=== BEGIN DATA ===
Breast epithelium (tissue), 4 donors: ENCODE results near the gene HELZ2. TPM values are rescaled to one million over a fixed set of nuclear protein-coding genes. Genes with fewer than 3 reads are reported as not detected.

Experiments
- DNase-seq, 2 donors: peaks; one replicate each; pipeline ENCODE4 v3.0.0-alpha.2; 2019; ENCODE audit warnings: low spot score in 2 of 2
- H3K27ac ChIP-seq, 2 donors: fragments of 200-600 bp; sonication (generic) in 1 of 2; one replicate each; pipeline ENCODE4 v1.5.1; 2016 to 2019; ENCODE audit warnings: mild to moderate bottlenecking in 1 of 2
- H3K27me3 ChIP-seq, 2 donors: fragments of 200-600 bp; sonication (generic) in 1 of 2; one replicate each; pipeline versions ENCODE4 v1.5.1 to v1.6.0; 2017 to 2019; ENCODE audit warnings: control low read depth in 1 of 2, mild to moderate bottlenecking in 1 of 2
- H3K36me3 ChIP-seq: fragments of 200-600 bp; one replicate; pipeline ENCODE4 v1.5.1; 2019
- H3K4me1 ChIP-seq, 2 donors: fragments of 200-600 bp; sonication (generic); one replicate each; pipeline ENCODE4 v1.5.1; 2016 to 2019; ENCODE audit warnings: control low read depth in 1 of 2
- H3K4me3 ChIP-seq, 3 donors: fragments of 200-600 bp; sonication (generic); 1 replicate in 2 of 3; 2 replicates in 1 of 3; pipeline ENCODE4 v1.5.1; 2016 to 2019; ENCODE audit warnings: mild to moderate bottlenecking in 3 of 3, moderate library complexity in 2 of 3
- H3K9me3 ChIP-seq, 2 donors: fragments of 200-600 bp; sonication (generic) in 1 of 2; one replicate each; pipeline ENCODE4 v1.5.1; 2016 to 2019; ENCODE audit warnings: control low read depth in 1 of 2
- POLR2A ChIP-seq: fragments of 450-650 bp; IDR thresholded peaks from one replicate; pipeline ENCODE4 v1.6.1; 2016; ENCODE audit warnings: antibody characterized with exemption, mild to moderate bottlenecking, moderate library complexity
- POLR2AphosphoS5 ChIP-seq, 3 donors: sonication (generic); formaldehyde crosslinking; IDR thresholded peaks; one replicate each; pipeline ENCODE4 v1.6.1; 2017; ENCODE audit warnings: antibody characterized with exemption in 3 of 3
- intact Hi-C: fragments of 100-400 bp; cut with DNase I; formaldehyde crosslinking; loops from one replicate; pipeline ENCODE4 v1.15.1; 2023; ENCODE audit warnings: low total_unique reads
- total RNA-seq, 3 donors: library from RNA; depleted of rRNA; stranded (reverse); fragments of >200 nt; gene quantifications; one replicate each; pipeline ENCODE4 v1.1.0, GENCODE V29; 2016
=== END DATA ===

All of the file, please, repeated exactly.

Breast epithelium (tissue), 4 donors: ENCODE results near the gene HELZ2. TPM values are rescaled to one million over a fixed set of nuclear protein-coding genes. Genes with fewer than 3 reads are reported as not detected.

Experiments
- DNase-seq, 2 donors: peaks; one replicate each; pipeline ENCODE4 v3.0.0-alpha.2; 2019; ENCODE audit warnings: low spot score in 2 of 2
- H3K27ac ChIP-seq, 2 donors: fragments of 200-600 bp; sonication (generic) in 1 of 2; one replicate each; pipeline ENCODE4 v1.5.1; 2016 to 2019; ENCODE audit warnings: mild to moderate bottlenecking in 1 of 2
- H3K27me3 ChIP-seq, 2 donors: fragments of 200-600 bp; sonication (generic) in 1 of 2; one replicate each; pipeline versions ENCODE4 v1.5.1 to v1.6.0; 2017 to 2019; ENCODE audit warnings: control low read depth in 1 of 2, mild to moderate bottlenecking in 1 of 2
- H3K36me3 ChIP-seq: fragments of 200-600 bp; one replicate; pipeline ENCODE4 v1.5.1; 2019
- H3K4me1 ChIP-seq, 2 donors: fragments of 200-600 bp; sonication (generic); one replicate each; pipeline ENCODE4 v1.5.1; 2016 to 2019; ENCODE audit warnings: control low read depth in 1 of 2
- H3K4me3 ChIP-seq, 3 donors: fragments of 200-600 bp; sonication (generic); 1 replicate in 2 of 3; 2 replicates in 1 of 3; pipeline ENCODE4 v1.5.1; 2016 to 2019; ENCODE audit warnings: mild to moderate bottlenecking in 3 of 3, moderate library complexity in 2 of 3
- H3K9me3 ChIP-seq, 2 donors: fragments of 200-600 bp; sonication (generic) in 1 of 2; one replicate each; pipeline ENCODE4 v1.5.1; 2016 to 2019; ENCODE audit warnings: control low read depth in 1 of 2
- POLR2A ChIP-seq: fragments of 450-650 bp; IDR thresholded peaks from one replicate; pipeline ENCODE4 v1.6.1; 2016; ENCODE audit warnings: antibody characterized with exemption, mild to moderate bottlenecking, moderate library complexity
- POLR2AphosphoS5 ChIP-seq, 3 donors: sonication (generic); formaldehyde crosslinking; IDR thresholded peaks; one replicate each; pipeline ENCODE4 v1.6.1; 2017; ENCODE audit warnings: antibody characterized with exemption in 3 of 3
- intact Hi-C: fragments of 100-400 bp; cut with DNase I; formaldehyde crosslinking; loops from one replicate; pipeline ENCODE4 v1.15.1; 2023; ENCODE audit warnings: low total_unique reads
- total RNA-seq, 3 donors: library from RNA; depleted of rRNA; stranded (reverse); fragments of >200 nt; gene quantifications; one replicate each; pipeline ENCODE4 v1.1.0, GENCODE V29; 2016